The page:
Being White and Male (and in Solidarity)
In a time of Rising White (Male) Nationalism
Rus Ervin Funk
“Things are getting worse.” That’s the assessment of friends and colleagues as Mr. Trump identified more of his Cabinet this past week. Not only, so far, are all his selections white men, but many of them either have current or past white nationalist or white supremacist alliances. With his pick of Stephan K Bannon as Chief Strategist & Senior Counselor, Senator Jeff Sessions as Attorney General, and Michael Flynn as top military advisory. With these choices coupled his rhetoric and actions during the campaign, “Trump brings ‘white pride’ out of the shadows” (Richard Spencer, Chairman (sic) of the National Policy Institute).
We’ve also seen an unprecedented rise in hate crimes, violent attacks and bigoted actions since Mr. Trump has been elected, apparently inspired and supported by his statements and actions. So far, all Mr. Trump has been able to do in response was an uninspired “Stop it.” There has been no denouncing of these hate crimes, no concerted effort to actually reach his supporters and discourage these behaviors, and no real effort to quash these actions – in spite of the fact that so many are doing these things in his name.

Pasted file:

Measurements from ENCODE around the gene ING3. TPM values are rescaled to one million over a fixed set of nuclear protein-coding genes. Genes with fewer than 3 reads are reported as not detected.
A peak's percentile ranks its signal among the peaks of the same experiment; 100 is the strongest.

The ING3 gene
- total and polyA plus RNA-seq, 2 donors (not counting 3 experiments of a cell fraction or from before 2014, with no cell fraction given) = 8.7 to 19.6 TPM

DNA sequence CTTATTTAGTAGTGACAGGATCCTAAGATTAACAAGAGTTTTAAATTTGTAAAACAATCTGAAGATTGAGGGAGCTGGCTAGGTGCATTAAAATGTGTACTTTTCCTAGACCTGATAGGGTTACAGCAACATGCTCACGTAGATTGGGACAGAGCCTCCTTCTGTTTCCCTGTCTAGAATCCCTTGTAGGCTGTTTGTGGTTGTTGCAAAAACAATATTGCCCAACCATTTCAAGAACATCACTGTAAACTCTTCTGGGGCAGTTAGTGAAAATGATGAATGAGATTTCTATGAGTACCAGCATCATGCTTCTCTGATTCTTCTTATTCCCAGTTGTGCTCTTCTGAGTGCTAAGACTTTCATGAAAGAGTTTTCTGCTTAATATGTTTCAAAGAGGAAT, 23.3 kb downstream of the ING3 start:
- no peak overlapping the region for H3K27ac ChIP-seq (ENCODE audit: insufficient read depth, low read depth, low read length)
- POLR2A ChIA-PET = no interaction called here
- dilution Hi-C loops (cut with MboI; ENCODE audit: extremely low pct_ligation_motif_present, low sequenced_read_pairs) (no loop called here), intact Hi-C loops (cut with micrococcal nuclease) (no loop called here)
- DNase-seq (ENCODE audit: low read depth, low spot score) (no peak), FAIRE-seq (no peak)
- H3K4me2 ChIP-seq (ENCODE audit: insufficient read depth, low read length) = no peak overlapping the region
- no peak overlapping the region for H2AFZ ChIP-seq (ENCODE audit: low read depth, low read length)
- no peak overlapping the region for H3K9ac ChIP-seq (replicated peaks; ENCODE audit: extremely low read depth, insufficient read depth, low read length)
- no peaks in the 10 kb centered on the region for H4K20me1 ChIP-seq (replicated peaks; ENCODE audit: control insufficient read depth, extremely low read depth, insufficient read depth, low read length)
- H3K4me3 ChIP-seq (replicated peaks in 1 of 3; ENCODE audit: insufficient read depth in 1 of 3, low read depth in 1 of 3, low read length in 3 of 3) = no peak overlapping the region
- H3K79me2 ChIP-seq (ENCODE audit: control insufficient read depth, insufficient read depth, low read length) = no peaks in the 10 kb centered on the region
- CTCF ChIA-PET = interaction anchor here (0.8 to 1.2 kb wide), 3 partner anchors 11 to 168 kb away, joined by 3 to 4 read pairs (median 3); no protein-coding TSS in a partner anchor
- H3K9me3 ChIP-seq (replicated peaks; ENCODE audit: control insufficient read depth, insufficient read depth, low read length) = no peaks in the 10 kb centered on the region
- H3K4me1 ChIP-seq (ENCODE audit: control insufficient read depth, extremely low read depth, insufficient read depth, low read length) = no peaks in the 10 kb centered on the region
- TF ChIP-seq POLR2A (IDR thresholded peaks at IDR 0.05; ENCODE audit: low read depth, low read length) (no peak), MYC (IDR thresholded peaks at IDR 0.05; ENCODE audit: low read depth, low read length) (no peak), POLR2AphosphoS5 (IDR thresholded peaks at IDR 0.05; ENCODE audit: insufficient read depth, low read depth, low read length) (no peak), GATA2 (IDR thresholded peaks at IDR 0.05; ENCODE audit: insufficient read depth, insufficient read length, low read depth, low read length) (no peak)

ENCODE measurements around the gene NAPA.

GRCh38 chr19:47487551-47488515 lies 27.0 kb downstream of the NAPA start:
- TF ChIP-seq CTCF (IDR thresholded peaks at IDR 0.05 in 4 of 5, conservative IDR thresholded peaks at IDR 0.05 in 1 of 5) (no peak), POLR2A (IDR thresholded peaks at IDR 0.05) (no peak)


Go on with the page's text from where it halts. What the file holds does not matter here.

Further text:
At the same time, and to no real surprise, many of these white men also express opinions that reinforce male supremacist positions (positions that allow men to brag about being able to grab women’s genitals against their will). Not long after being appointed as Attorney General, Senator Sessions stated that referring to grabbing a woman’s genitals against her will as a sexual assault is a bit of a stretch indicating his utter insensitivity to sexual assault as an issue. As our nations “top cop”, for him to be so completely out of touch to the realities of rape means we can not look to this administration to be supportive of efforts to respond to and prevent rape, sexual assault and other forms of gender based violence.